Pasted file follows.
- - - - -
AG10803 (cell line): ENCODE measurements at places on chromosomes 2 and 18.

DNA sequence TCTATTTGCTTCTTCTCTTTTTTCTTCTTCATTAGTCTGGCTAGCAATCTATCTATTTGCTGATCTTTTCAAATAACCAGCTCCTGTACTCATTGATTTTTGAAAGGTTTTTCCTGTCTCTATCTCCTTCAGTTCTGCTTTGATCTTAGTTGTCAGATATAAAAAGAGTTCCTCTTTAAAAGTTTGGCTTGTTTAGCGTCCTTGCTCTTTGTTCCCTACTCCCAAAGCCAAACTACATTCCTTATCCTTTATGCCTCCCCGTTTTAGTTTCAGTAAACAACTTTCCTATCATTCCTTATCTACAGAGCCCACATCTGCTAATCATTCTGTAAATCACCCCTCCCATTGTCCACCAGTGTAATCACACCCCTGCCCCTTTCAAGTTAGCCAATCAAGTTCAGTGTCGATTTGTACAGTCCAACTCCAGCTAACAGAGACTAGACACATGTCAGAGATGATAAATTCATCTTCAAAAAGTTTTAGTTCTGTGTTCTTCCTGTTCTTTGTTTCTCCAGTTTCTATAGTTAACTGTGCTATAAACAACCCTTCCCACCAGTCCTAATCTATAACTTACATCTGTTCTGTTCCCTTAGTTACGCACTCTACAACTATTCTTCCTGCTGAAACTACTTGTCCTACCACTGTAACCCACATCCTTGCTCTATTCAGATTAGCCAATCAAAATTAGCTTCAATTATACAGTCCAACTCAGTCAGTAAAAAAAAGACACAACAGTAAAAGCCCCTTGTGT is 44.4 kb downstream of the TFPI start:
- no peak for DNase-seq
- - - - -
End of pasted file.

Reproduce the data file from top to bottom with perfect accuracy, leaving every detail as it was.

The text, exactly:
AG10803 (cell line): ENCODE measurements at places on chromosomes 2 and 18.

DNA sequence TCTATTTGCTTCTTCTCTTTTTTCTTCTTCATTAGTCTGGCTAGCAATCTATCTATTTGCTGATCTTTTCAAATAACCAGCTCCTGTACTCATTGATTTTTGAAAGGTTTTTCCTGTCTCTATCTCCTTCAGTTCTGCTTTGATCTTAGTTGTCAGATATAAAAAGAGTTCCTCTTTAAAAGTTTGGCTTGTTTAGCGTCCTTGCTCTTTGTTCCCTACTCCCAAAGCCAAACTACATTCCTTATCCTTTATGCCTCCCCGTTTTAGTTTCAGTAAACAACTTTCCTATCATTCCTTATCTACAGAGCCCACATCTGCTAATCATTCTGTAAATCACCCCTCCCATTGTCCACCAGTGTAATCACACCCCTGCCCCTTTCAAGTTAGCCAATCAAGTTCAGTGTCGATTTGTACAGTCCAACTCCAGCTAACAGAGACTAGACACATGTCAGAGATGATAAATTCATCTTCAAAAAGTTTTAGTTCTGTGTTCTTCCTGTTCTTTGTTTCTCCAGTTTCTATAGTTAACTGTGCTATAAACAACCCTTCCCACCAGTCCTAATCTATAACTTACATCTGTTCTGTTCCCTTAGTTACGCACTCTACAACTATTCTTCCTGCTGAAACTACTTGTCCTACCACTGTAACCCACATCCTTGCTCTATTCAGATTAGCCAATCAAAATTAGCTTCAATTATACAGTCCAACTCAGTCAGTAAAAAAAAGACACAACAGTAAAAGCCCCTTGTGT is 44.4 kb downstream of the TFPI start:
- no peak for DNase-seq